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I have the above situation with a Warren truss and a UDL acting along the bottom of the truss. The UDL is $60 kN$ per $3.75$ metres. The distance between the joints along the bottom is $3.75$ m. I am looking to determine the forces in each member of the truss. In my engineering class I have been told that an easier way of dealing with these UDLs is to find the total force acting on the truss and then make that force a point load acting directly in the middle of the truss. But does this method have repercussions or make assumptions? I would imagine that having 4 forces at each joint along the bottom would give a different result? Or do both methods give the same results for the forces all the members?

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Unless specifically required, truss members are usually assumed to be capable of carrying axial load only. You should replace the UDL with the equivalent concentrated load applied at each panel point (joint).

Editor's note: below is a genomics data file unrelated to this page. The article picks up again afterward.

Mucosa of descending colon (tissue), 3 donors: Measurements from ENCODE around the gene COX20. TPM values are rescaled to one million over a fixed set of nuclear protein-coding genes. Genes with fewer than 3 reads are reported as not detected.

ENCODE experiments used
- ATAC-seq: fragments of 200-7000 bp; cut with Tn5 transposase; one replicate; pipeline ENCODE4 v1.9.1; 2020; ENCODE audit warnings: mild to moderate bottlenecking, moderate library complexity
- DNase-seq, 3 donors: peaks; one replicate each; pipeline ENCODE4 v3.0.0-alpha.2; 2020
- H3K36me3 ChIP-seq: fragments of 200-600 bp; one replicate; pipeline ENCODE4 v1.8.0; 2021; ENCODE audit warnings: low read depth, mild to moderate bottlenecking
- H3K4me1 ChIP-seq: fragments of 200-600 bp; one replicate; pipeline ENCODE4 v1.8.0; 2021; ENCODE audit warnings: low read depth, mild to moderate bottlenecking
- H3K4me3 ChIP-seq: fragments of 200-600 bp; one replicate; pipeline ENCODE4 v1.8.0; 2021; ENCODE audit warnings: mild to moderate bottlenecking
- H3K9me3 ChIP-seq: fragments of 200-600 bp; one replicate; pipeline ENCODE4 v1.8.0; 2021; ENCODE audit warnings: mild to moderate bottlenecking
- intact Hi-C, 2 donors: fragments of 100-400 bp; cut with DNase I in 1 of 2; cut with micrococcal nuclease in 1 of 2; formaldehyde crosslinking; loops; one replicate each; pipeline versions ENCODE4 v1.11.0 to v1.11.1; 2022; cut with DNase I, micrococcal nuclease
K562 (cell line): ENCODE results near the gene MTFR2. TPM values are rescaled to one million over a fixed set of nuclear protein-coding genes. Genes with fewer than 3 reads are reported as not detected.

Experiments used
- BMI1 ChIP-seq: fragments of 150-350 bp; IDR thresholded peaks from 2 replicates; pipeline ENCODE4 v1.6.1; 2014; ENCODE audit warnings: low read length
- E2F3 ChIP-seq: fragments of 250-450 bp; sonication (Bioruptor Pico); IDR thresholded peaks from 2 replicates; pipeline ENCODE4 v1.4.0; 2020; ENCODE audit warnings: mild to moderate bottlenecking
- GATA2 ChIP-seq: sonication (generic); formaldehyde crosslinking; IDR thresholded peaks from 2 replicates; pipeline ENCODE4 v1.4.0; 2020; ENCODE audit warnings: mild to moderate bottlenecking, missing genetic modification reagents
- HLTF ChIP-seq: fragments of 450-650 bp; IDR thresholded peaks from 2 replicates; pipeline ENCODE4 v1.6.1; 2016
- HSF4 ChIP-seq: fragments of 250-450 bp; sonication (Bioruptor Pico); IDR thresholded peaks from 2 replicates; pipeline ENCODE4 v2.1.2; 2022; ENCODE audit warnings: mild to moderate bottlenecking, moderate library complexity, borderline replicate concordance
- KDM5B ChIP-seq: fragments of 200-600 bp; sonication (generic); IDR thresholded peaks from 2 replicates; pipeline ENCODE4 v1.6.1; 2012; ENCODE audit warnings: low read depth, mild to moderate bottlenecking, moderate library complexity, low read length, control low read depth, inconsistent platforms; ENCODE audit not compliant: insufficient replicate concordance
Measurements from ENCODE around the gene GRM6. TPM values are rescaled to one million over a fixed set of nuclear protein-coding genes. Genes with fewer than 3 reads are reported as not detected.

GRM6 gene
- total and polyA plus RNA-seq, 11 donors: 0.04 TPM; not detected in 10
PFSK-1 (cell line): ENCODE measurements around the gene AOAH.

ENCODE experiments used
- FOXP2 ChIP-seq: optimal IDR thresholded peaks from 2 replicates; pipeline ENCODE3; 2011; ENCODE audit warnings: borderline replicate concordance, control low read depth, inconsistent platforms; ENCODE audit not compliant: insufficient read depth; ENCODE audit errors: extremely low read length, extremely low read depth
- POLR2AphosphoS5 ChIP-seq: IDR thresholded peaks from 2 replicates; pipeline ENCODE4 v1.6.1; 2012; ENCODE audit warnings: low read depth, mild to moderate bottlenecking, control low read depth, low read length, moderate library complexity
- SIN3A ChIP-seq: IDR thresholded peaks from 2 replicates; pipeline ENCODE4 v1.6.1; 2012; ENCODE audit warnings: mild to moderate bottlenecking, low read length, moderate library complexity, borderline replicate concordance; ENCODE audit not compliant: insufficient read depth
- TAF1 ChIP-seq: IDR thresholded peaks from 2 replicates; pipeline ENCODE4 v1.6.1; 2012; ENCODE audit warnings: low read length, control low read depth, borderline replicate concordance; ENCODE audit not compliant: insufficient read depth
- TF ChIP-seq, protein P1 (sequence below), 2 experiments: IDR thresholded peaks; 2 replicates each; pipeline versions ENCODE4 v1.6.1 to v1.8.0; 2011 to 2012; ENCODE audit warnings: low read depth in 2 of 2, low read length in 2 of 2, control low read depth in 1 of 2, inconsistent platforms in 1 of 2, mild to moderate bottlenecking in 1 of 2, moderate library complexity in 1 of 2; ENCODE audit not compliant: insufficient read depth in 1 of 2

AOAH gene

However, for heavy-duty truss, sometimes the chord member is made continuous that is to be designed as a beam for the resulting bending moment and shear. It is rare though.

If considered as a truss (discrete chord members), the two systems below will yield different member forces, though the support reactions are the same.

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Yes, you are right.

We can not replace the four forces with only one equal to the sum of four, at the center.

The more joints a truss has with the same overall span and same UDL the less max moment or max stresses will be.

Let's compare it to a simply supported beam with a length L and UDL of $P/L$.

If we handle this beam by applying UDL along the length, L, we get:

$P_{total}= \frac{P}{L}L=P$

$M= \frac{\frac{P}{L}L^2}{8} =\frac{PL}{8}$

But if we apply the sum of the UDL at the middle of the beam we get:

$M=\frac{PL}{4}$

So by applying a concentrated equal load we get double the correct M.

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  • $\begingroup$ Thanks for the response. I am confused. On multiple examples that I have seen on UDLs on simply supported beams the UDL is treated as a point load in the middle of the UDL span in order to find moments and reaction forces. But you have said that this method results in getting the wrong value for M? $\endgroup$ Dec 15, 2021 at 11:38

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